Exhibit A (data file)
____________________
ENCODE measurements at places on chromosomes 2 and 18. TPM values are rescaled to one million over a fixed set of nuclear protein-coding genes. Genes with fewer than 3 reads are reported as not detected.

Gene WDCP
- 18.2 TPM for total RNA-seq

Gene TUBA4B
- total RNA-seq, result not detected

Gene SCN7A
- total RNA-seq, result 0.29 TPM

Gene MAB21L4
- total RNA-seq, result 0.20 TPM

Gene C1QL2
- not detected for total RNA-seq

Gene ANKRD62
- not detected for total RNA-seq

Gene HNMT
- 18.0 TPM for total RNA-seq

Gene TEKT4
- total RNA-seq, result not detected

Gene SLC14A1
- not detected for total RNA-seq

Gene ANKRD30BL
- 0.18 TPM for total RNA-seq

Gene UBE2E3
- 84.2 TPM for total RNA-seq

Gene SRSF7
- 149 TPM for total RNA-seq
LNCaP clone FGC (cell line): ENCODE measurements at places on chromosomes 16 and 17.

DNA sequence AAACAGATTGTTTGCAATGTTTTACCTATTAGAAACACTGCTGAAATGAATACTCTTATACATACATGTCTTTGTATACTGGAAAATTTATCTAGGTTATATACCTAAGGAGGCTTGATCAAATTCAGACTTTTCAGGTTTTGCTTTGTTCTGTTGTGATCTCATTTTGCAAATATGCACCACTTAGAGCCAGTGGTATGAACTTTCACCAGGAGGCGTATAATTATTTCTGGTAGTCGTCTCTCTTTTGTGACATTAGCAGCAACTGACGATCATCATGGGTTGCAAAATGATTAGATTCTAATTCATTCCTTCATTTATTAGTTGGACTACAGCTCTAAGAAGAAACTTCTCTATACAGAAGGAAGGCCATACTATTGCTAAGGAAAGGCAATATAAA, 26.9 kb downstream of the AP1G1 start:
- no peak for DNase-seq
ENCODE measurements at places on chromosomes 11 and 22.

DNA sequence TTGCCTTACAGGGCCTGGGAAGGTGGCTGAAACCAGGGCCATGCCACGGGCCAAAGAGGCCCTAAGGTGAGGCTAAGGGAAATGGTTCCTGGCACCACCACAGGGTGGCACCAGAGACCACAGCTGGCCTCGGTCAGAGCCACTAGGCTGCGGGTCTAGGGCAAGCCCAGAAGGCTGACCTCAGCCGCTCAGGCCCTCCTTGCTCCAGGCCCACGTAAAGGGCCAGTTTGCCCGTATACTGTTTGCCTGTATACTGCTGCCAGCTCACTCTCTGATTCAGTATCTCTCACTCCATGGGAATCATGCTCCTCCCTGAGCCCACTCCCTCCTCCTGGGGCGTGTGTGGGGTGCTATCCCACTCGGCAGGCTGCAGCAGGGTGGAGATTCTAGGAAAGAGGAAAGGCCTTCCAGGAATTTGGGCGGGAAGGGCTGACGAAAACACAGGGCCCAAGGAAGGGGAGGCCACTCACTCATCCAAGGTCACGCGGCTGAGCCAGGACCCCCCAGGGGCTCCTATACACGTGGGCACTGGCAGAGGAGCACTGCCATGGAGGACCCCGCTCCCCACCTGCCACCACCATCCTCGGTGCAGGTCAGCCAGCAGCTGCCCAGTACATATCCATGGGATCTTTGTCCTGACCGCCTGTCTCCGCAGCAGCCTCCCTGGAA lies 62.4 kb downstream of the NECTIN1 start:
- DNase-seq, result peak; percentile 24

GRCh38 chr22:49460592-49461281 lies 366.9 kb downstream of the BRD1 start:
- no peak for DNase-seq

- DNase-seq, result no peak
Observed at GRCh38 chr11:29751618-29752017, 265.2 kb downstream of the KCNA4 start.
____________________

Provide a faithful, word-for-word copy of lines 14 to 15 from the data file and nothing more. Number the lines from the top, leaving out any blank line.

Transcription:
Gene HNMT
- 18.0 TPM for total RNA-seq